Futurologist Says Global Pandemic Could Eliminate Cash
If you were surprised by the financial crisis, wait until you hear what's coming next. Futurologist Richard Watson journeys into tomorrow's world
After a week when it's been impossible to predict which financial giant will still be standing at the end of the day, let alone the year, it would seem like a fool's errand to talk about decades down the line.
These days, if you raise your gaze to the horizon, you'll find experts warning of a host of problems: melting ice caps, global pandemics, terrorism, the end of oil, meteor strikes, even robot uprisings.
It's all too easy to become paralysed by such possibilities - and yes, there are ideas, discoveries and events over the horizon that we can't possibly comprehend. But while the future is unknown and unwritten, we can begin to trace its outline, and prepare the first drafts.
For example, the financial services industry has been in quite a state recently. Despite today's troubles, we can say that we'll always need banking and insurance. But will we get them from the same places? Asda and Tesco already sell insurance alongside carrots and spaghetti, and are certain to expand their offerings.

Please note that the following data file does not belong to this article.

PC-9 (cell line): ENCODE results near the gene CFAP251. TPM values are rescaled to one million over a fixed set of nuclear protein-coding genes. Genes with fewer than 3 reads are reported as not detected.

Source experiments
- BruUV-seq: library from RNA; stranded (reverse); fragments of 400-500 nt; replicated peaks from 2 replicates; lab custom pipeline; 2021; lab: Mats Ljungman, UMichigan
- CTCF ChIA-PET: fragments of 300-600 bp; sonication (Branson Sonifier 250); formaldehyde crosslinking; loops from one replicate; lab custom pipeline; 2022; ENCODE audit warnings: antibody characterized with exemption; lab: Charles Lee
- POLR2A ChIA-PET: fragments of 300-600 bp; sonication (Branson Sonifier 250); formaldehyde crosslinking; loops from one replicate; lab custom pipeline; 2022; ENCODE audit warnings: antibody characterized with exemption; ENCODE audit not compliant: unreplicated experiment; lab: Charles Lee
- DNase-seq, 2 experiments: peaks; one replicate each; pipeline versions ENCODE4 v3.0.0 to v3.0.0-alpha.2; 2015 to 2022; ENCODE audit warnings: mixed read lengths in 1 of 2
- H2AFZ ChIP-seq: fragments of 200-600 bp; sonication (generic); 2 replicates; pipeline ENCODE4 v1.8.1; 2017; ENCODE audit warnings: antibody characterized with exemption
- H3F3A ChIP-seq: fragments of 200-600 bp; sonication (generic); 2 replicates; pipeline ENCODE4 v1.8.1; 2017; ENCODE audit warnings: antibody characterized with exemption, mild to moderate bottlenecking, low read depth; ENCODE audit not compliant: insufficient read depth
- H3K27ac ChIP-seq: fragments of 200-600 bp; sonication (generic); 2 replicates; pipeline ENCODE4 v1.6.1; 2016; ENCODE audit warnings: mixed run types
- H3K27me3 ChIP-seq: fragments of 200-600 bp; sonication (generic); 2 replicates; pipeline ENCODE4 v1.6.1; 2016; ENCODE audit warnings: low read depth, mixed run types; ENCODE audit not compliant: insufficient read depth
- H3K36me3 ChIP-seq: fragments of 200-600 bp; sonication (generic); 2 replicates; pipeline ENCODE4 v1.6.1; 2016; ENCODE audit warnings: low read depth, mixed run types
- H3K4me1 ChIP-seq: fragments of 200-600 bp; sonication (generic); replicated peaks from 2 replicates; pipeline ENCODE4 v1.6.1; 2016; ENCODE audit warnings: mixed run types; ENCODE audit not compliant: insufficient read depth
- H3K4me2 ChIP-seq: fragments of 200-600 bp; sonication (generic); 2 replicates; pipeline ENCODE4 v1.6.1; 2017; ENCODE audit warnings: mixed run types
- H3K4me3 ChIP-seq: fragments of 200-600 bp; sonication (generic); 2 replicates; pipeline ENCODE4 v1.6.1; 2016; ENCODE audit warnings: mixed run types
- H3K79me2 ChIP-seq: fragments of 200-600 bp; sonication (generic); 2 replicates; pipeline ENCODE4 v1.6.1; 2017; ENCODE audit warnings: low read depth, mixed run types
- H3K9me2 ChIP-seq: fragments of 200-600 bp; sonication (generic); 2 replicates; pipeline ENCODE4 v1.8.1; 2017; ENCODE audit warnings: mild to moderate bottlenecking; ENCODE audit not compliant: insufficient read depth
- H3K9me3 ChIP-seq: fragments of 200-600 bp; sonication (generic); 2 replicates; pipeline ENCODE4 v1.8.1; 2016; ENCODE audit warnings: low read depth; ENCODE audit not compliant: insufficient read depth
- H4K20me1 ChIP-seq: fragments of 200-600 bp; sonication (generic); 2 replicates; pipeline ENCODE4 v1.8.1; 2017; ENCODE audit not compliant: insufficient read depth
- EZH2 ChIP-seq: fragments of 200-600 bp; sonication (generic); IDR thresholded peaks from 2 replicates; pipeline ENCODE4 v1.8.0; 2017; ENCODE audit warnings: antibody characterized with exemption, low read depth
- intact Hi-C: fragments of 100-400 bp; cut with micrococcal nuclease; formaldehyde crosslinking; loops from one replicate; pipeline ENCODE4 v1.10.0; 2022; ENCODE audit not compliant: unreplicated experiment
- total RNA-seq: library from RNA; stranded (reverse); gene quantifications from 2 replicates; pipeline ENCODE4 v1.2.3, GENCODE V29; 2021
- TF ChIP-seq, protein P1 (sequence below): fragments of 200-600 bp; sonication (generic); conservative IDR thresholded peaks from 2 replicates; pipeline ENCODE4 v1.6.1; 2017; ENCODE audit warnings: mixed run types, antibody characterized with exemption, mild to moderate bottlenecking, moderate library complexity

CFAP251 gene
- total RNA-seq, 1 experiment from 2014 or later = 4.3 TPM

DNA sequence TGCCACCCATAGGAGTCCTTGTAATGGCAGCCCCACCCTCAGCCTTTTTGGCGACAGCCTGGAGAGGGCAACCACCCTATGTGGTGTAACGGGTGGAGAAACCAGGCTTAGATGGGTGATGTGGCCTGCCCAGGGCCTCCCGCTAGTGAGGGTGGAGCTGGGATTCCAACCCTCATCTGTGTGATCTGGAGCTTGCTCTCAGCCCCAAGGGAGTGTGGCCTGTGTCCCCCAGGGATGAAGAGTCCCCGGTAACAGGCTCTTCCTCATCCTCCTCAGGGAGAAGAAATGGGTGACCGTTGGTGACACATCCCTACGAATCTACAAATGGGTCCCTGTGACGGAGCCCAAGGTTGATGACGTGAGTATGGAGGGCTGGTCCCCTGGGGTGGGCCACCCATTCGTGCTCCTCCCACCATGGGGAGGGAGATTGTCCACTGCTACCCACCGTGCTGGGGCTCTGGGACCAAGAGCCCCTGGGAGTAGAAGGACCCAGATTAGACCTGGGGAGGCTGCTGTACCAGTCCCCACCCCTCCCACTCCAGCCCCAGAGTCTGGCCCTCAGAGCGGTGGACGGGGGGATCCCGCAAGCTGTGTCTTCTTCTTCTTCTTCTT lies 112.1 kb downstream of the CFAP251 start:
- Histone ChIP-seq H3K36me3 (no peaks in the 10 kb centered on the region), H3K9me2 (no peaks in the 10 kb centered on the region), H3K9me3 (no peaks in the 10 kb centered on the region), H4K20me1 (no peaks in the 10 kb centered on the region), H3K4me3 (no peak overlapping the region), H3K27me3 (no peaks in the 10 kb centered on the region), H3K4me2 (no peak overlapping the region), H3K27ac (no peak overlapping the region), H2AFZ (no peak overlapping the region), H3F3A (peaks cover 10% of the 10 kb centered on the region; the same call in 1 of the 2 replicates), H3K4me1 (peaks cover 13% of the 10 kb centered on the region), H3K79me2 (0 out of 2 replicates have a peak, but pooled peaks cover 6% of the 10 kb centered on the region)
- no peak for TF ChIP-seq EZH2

What would happen to the big banks if Wal-Mart, Apple, Microsoft, Google and Vodafone all applied for banking licences to deliver services such as electronic payment, as I believe they will? And will we still need high street branches staffed by human beings once artificial intelligence really kicks in, and you can talk to a machine that's checking the market every second for the best loan or insurance policy?
Even the nature of how we pay for such things will be different. It is estimated that by 2020, only 10 per cent of financial transactions will be in cash. We can safely predict that the idea of money as a physical object might well become extinct not long after - especially if a global pandemic starts us thinking about all the germs on those grubby notes. Instead, digital transactions will be made through computers, or cell phones, or even chips inserted into our forearms.
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